Immunotherapy in Glioblastoma: Current Shortcomings and Future Perspectives.
Cancers (Basel). 2020 Mar 22;12(3):
Authors: Weenink B, French PJ, Sillevis Smitt PAE, Debets R, Geurts M
Glioblastomas are aggressive, fast-growing primary brain tumors. After standard-of-care treatment with radiation in combination with temozolomide, the overall prognosis of newly diagnosed patients remains poor, with a 2-year survival rate of less than 20%. The remarkable survival benefit gained with immunotherapy in several extracranial tumor types spurred a variety of experimental intervention studies in glioblastoma patients. These ranged from immune checkpoint inhibition to vaccinations and adoptive T cell therapies. Unfortunately, almost all clinical outcomes were universally disappointing. In this perspective, we provide an overview of immune interventions performed to date in glioblastoma patients and re-evaluate their performance. We argue that shortcomings of current immune therapies in glioblastoma are related to three major determinants of resistance, namely: low immunogenicity; immune privilege of the central nervous system; and immunosuppressive micro-environment. In this perspective, we propose strategies that are guided by exact shortcomings to sensitize glioblastoma prior to treatment with therapies that enhance numbers and/or activation state of CD8 T cells.
PMID: 32235752 [PubMed]
Directed Differentiation of Mobilized Hematopoietic Stem and Progenitor Cells into Functional NK cells with Enhanced Antitumor Activity.
Cells. 2020 Mar 27;9(4):
Authors: Oberoi P, Kamenjarin K, Ossa JFV, Uherek B, Bönig H, Wels WS
Obtaining sufficient numbers of functional natural killer (NK) cells is crucial for the success of NK-cell-based adoptive immunotherapies. While expansion from peripheral blood (PB) is the current method of choice, ex vivo generation of NK cells from hematopoietic stem and progenitor cells (HSCs) may constitute an attractive alternative. Thereby, HSCs mobilized into peripheral blood (PB-CD34+) represent a valuable starting material, but the rather poor and donor-dependent differentiation of isolated PB-CD34+ cells into NK cells observed in earlier studies still represents a major hurdle. Here, we report a refined approach based on ex vivo culture of PB-CD34+ cells with optimized cytokine cocktails that reliably generates functionally mature NK cells, as assessed by analyzing NK-cell-associated surface markers and cytotoxicity. To further enhance NK cell expansion, we generated K562 feeder cells co-expressing 4-1BB ligand and membrane-anchored IL-15 and IL-21. Co-culture of PB-derived NK cells and NK cells that were ex-vivo-differentiated from HSCs with these feeder cells dramatically improved NK cell expansion, and fully compensated for donor-to-donor variability observed during only cytokine-based propagation. Our findings suggest mobilized PB-CD34+ cells expanded and differentiated according to this two-step protocol as a promising source for the generation of allogeneic NK cells for adoptive cancer immunotherapy.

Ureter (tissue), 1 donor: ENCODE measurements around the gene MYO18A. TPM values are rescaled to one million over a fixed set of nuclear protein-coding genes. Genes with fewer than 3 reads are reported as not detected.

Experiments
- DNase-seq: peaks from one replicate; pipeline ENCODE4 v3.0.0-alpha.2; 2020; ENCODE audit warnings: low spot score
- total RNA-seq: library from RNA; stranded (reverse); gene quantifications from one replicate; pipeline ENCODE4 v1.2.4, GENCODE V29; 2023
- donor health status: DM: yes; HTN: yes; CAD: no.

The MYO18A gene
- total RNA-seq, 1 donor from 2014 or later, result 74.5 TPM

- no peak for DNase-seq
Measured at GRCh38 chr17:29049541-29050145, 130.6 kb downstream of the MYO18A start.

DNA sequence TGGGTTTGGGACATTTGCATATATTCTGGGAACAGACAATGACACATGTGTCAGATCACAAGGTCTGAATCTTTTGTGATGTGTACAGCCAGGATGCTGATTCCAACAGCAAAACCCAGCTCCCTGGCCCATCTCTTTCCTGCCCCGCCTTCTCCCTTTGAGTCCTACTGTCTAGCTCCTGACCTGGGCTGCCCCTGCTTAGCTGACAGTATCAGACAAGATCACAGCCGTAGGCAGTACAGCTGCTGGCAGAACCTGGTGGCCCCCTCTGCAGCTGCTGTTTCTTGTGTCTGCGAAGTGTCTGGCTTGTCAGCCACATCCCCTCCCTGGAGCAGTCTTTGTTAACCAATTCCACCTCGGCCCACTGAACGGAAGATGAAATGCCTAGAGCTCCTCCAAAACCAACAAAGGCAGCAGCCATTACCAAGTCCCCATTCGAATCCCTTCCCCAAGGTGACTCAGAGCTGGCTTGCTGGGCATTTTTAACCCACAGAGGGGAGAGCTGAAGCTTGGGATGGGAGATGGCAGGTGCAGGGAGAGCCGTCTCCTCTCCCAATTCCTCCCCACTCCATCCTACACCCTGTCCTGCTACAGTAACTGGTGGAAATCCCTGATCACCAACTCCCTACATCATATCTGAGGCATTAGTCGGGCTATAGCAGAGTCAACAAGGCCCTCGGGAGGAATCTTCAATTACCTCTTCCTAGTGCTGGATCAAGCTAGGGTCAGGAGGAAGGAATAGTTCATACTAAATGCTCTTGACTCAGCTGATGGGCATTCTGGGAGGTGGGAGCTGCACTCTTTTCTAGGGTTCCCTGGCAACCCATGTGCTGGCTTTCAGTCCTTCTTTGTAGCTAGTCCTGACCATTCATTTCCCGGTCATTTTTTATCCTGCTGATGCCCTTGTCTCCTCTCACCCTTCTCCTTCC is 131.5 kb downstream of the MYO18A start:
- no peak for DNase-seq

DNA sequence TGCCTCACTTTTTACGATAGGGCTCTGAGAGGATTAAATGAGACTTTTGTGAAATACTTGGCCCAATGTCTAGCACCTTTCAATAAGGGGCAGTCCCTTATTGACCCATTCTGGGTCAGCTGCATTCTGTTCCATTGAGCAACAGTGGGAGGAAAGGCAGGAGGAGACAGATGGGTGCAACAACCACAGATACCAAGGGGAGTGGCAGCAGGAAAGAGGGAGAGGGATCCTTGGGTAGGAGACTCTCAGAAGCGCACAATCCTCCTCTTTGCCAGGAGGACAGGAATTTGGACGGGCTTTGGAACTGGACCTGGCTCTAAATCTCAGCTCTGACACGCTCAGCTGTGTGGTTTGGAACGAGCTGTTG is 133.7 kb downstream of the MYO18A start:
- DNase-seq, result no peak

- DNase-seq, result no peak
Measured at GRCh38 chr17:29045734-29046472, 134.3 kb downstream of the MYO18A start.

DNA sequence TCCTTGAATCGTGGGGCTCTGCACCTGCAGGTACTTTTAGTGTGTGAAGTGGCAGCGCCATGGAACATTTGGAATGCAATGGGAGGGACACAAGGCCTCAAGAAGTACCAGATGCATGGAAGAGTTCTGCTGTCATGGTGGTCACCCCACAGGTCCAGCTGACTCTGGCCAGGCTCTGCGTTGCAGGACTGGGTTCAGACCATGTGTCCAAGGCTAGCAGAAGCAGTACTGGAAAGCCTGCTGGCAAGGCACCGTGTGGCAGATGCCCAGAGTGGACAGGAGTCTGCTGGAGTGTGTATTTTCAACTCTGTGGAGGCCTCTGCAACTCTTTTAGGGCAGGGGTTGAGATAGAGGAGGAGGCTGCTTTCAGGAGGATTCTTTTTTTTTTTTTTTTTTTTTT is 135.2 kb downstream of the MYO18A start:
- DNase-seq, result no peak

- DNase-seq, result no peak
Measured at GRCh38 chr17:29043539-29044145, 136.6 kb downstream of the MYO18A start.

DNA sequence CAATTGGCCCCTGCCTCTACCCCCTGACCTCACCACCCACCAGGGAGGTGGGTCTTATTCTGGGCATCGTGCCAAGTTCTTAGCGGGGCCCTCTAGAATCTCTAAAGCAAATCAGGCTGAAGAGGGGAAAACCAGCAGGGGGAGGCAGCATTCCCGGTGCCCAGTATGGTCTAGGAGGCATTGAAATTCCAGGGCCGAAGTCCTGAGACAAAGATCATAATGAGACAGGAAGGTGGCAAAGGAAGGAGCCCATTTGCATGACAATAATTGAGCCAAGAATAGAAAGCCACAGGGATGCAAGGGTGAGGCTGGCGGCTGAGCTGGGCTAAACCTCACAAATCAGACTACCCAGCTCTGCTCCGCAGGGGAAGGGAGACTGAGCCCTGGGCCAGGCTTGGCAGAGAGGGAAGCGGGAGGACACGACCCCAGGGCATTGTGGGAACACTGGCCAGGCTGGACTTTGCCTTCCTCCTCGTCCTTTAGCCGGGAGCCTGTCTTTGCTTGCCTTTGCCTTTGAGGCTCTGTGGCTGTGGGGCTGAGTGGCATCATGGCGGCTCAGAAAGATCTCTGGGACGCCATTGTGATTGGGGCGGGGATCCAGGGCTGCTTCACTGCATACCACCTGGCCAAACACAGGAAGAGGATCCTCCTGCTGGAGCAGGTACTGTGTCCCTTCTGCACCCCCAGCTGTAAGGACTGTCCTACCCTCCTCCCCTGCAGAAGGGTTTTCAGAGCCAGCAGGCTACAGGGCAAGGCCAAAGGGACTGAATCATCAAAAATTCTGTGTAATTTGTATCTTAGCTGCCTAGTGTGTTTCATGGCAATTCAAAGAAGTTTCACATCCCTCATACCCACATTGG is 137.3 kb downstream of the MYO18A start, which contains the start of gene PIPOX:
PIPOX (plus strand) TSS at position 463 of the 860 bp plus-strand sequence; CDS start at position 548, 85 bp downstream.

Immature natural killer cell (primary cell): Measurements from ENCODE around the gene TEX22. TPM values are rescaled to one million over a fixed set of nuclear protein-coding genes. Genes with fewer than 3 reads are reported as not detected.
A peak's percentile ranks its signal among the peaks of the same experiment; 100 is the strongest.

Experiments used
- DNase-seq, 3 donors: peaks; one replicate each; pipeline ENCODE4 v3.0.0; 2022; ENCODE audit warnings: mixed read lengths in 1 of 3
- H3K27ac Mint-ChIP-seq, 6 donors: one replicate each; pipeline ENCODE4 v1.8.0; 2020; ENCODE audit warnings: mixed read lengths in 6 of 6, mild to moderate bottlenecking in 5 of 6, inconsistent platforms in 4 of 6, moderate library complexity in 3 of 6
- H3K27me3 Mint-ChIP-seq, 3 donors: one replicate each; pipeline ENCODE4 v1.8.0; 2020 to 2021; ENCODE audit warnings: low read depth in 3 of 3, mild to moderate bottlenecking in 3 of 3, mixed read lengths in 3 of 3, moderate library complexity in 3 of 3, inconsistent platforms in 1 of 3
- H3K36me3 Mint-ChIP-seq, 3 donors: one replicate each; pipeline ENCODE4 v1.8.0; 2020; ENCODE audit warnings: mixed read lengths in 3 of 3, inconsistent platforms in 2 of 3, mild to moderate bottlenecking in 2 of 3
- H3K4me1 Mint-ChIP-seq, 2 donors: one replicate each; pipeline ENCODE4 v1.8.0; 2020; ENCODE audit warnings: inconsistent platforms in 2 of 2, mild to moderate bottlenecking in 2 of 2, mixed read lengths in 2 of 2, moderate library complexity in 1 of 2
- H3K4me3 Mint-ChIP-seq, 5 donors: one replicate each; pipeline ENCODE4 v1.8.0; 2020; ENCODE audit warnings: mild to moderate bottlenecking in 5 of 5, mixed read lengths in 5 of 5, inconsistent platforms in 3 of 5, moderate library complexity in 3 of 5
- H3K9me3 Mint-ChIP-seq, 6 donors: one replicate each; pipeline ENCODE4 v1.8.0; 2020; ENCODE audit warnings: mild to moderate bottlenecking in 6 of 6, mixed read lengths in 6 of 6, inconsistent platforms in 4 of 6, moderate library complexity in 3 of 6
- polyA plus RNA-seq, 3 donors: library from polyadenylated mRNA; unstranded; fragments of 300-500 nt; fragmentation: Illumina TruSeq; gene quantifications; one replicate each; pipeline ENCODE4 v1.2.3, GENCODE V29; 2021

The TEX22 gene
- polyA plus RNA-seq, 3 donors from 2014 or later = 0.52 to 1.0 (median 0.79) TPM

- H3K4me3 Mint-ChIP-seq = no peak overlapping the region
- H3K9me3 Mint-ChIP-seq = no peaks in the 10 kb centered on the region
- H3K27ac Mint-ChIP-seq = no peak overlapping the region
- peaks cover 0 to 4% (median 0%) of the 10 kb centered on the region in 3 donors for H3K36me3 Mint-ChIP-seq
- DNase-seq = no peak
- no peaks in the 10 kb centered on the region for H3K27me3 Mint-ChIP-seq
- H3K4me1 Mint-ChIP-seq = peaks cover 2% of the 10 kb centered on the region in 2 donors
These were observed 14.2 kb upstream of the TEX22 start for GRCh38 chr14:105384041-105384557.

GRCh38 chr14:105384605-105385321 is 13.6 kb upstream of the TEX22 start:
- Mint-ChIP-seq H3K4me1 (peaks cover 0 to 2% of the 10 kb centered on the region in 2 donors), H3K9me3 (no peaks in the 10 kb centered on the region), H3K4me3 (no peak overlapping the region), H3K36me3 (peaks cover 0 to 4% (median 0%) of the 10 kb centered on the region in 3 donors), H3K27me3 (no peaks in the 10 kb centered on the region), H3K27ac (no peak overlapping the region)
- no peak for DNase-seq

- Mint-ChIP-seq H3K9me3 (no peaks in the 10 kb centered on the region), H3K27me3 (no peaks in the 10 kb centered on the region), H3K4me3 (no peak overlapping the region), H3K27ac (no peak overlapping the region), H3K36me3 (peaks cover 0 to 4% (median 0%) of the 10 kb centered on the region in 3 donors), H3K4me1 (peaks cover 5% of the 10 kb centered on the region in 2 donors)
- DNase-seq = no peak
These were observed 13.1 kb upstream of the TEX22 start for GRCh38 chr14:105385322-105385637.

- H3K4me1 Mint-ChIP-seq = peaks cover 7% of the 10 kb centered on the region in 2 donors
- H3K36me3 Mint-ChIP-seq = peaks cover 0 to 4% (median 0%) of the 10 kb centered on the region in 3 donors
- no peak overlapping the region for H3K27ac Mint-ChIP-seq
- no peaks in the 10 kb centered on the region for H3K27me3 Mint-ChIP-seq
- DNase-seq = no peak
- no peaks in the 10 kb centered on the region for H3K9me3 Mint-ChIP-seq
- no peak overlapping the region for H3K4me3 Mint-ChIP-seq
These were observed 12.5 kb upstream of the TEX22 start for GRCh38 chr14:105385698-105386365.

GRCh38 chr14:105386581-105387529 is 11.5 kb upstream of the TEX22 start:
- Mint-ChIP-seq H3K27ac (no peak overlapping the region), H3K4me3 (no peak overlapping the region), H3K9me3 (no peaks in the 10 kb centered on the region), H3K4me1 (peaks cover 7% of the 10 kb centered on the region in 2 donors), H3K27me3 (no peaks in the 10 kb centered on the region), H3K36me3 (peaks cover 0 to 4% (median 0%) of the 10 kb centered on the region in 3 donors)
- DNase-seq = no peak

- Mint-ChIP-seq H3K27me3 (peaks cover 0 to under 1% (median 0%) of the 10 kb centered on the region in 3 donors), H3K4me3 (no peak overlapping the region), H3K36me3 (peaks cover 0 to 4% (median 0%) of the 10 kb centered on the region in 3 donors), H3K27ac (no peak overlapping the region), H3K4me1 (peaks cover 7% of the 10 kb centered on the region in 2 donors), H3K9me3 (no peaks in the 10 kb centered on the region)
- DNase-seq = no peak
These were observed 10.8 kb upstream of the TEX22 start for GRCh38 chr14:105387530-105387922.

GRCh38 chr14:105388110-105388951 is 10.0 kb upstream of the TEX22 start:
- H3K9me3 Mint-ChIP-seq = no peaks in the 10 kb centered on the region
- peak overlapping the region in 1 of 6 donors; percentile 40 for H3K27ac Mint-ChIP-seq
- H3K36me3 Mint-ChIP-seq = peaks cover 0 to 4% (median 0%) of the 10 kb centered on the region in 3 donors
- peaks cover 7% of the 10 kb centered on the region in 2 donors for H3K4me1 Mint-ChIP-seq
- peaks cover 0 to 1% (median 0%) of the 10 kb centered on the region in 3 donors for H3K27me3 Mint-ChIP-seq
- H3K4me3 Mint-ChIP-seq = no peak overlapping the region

PMID: 32230942 [PubMed - in process]
Next generation chimeric antigen receptor T cells: safety strategies to overcome toxicity.
Mol Cancer. 2019 08 20;18(1):125
Authors: Yu S, Yi M, Qin S, Wu K
Chimeric antigen receptor T (CAR-T) cell therapy is an emerging and effective cancer immunotherapy. Especially in hematological malignancies, CAR-T cells have achieved exciting results. Two Anti-CD19 CAR-T therapies have been approved for the treatment of CD19-positive leukemia or lymphoma. However, the application of CAR-T cells is obviously hampered by the adverse effects, such as cytokines release syndrome and on-target off-tumor toxicity. In some clinical trials, patients quitted the treatment of CAR-T cells due to life-threatening toxicity. Seeking to alleviate these toxicities or prevent the occurrence, researchers have developed a number of safety strategies of CAR-T cells, including suicide genes, synthetic Notch receptor, on-switch CAR, combinatorial target-antigen recognition, bispecific T cell engager and inhibitory CAR. This review summarized the preclinical studies and clinical trials of the safety strategies of CAR-T cells and their respective strengths and weaknesses.
PMID: 31429760 [PubMed - indexed for MEDLINE]